Wednesday, June 13, 2007

A Day In The Life

Managed to get a decent amount of sleep, if not a decent amount of decent sleep, thanks to the judicious use of chemical consciousness suppressants. Woke up to find an e-mail from Big Publishing Company Editor saying they'd be happy to look at D2D and Parting Ways and asking me to send copies.

Another e-mail from my lawyer led to a phone call in which he described my desire to include reversion clauses if certain conditions aren't meant in a WFH contract for Small Press Publisher 1 isn't a good idea. Said the lawyer, "You're trying to turn a car into a boat. It's going to take a lot of effort and it's more than likely to sink anyway." (This would've been the Quote of the Day if I hadn't come across something better--see below.) Bottom line: get as much creative stuff nailed down prior to signing the contract so I know SPP1 and I are on the same page, but come to terms with the fact that it is work for hire and I will not be considered an author or creator of something I wrote and created, or walk away. My lawyer would walk away. But then, my lawyer's written for Marvel and DC and walked away from an offer at Vertigo. If I as a writer had my lawyer's options, I'd walk away, too. But if I had those options, I wouldn't even be talking to SPP1 in the first place.

I really want to write ERSATZ, but after talking to a couple people who've worked with SPP1, I'm extremely leery of going into a WFH arrangement with the company, at least not on a story that originated with me. On the other hand, without SPP1 supplying an artist and creative team support, there's just no way the comic is going to come into existence any time in the near future. I'm over-committed to artists as it is--just ask Nick Johnson, who's still waiting for script pages of HOLIDAY MEN beyond the first two. (In my defence, I'm still waiting for character designs for HM beyond the first two, too.)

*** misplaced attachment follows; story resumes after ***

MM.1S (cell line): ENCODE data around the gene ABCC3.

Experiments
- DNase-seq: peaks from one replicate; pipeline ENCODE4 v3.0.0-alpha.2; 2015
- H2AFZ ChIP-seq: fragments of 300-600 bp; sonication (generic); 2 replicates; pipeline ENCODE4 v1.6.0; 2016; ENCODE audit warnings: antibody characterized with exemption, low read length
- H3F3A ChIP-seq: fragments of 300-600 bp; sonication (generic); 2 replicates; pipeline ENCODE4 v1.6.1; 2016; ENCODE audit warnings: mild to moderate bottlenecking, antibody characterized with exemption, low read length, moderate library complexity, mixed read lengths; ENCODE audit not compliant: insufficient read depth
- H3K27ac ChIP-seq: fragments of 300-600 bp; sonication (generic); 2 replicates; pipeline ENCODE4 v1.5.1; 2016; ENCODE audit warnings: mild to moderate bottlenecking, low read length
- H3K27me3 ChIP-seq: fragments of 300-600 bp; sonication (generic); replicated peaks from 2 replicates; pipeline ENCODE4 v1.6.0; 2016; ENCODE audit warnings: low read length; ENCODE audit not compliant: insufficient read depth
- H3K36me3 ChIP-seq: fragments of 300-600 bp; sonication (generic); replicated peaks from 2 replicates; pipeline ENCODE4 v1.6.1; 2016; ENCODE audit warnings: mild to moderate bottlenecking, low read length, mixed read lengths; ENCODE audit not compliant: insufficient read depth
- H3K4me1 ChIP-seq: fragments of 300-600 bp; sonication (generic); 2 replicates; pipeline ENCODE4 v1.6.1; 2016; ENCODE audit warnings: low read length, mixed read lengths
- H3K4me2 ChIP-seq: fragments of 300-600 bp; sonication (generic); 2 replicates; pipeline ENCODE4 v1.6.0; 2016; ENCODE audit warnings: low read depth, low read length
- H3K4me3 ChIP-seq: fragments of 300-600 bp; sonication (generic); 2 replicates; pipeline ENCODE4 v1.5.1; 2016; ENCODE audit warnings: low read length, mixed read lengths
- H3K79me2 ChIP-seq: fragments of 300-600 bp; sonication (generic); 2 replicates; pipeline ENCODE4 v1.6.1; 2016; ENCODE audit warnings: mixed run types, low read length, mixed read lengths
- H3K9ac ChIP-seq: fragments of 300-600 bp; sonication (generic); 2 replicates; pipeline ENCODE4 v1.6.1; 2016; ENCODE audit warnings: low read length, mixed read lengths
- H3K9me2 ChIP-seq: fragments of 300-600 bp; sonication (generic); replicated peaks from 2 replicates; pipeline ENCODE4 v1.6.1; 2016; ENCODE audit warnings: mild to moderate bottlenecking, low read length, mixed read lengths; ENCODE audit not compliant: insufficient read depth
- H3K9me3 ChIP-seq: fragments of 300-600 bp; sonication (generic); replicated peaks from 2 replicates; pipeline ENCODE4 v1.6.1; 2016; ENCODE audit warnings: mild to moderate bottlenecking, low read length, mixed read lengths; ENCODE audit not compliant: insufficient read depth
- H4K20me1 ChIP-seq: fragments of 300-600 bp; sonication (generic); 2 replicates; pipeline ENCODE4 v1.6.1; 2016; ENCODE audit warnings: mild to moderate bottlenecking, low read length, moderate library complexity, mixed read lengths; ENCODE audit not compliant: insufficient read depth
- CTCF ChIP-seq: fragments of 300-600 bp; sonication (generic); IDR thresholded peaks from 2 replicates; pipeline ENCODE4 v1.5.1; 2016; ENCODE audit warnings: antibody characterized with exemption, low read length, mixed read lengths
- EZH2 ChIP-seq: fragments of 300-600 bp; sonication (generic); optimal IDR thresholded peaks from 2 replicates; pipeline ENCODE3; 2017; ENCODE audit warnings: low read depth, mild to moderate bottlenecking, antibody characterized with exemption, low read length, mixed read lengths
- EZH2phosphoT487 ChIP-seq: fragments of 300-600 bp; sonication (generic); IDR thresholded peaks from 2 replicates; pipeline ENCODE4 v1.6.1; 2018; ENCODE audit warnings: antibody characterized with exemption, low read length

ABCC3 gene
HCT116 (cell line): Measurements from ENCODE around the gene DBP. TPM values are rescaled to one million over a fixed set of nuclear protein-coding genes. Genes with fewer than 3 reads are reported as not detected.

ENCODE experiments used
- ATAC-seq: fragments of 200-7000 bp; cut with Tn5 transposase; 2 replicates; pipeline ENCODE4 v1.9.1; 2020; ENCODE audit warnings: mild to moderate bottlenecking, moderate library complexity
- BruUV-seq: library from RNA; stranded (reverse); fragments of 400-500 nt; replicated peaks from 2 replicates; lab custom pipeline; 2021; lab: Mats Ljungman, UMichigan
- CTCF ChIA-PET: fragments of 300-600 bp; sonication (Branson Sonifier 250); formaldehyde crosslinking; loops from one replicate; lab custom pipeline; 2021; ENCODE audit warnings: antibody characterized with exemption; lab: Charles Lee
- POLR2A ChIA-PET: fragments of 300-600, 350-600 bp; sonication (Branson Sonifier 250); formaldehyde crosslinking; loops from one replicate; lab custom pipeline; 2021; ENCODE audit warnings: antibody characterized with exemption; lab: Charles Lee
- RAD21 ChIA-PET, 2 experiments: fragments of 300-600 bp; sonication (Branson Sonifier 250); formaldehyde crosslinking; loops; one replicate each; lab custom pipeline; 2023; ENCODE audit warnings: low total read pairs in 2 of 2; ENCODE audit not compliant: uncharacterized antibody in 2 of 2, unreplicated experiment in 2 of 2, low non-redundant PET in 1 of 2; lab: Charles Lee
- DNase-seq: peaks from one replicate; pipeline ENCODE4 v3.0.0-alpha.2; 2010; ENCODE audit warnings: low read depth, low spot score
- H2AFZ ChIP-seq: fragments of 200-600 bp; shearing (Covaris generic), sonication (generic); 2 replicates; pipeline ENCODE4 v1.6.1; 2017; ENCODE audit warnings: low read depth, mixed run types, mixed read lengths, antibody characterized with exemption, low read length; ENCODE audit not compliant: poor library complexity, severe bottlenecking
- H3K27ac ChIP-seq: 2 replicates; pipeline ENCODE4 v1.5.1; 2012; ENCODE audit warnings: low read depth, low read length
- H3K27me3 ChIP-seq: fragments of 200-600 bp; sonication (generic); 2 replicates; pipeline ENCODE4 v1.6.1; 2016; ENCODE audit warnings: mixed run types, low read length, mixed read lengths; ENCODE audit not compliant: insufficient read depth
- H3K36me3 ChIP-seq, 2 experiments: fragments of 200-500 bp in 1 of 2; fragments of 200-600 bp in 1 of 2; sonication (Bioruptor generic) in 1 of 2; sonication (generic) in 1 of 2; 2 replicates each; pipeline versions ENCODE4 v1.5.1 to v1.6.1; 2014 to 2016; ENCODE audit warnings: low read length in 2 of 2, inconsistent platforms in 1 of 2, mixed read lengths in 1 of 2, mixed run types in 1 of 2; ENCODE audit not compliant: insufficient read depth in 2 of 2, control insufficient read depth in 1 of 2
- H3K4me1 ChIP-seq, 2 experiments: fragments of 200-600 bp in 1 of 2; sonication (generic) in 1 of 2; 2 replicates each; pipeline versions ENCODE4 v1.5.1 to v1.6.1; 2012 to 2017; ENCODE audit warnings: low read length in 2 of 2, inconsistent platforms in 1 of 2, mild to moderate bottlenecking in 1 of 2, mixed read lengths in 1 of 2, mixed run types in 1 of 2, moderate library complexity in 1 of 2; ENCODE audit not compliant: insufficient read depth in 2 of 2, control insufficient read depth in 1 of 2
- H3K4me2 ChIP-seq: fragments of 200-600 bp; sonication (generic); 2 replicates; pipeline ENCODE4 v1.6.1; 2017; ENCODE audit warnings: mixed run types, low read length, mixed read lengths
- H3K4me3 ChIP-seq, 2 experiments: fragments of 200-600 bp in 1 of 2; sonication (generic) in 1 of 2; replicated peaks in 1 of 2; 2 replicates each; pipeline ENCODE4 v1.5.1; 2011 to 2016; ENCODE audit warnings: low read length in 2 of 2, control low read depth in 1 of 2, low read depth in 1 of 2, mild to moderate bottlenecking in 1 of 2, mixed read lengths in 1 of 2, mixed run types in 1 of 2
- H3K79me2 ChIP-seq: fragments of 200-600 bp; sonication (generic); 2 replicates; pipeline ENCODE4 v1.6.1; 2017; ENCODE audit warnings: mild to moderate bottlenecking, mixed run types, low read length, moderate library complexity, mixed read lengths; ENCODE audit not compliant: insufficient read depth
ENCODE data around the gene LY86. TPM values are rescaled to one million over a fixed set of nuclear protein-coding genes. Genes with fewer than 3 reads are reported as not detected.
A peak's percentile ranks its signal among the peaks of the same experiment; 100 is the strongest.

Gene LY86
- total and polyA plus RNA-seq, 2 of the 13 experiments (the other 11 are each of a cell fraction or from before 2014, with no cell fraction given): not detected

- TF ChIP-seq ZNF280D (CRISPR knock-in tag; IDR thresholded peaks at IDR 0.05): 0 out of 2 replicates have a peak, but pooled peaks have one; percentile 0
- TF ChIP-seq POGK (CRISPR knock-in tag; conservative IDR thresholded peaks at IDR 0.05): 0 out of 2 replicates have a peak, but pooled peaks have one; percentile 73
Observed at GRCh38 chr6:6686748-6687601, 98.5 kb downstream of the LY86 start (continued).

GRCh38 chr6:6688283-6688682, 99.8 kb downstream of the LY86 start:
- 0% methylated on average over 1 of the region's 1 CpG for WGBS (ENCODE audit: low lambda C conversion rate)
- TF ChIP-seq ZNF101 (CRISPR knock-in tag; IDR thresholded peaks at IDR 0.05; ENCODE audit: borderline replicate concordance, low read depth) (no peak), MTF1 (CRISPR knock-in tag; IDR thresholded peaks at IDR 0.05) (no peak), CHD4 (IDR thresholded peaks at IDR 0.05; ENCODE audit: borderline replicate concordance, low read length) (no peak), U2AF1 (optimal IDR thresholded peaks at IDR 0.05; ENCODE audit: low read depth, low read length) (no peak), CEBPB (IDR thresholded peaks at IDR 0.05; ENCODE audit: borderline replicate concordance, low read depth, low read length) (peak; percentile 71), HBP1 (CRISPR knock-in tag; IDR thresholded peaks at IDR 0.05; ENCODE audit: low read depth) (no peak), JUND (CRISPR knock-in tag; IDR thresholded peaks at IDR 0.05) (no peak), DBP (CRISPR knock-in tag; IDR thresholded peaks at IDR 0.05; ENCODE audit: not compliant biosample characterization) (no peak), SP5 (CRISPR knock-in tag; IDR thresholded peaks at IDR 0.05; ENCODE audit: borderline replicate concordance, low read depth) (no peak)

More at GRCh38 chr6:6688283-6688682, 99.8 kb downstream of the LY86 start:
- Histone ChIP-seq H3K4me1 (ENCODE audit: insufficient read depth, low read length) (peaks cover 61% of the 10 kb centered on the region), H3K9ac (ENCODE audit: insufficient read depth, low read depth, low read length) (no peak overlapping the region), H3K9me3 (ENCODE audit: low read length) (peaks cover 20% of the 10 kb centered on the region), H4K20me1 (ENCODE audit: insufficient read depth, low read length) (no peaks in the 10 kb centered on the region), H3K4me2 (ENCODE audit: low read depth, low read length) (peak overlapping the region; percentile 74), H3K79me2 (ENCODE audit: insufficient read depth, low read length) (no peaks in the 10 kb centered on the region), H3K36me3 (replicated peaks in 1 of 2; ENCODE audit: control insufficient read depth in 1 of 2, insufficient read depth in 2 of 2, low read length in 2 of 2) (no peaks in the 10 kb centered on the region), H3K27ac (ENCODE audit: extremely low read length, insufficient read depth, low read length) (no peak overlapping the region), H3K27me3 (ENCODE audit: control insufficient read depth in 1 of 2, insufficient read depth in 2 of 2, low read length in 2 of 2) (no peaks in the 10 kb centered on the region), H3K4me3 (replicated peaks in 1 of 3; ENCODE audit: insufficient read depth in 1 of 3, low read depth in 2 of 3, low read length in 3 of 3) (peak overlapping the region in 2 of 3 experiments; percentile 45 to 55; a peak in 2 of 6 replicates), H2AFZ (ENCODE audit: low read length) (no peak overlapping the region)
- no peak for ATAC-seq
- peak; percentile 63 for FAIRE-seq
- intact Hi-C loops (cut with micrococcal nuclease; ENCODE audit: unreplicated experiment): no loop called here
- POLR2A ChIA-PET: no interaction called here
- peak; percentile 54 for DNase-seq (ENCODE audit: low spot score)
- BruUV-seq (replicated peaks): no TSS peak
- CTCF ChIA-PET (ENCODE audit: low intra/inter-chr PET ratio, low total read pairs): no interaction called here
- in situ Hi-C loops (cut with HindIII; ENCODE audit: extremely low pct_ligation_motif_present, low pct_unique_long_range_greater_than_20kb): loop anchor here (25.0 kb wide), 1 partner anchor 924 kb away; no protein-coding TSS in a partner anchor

What to do, what to do. If only there was someone who could help me make this decision, who could give me an honest appraisal of my options. If only I had a manager...

...Oh, wait. I do have a manager. Wrote Carina an e-mail with the ERSATZ pitch and outline and asked if she thought it would have legs as a spec screenplay with no comic to support the property. She's thinking it over and will get back to me in a couple days.

At some point, the decision comes down to what I'm willing to give up to write something I want to write. I'm in the throes of inspiration for ERSATZ right now--I could probably write the entire script by the end of the month even with my other obligations. But to get it out there, I'd have to lose not just control, but legal recognition of my work for what it is.

This shouldn't be a hard decision, it really shouldn't. But for someone on my current rung of the industry ladder, losing IP rights in order to get a book published is par for the course.

I hate this rung of the industry ladder. I've got to get off this rung of the industry ladder.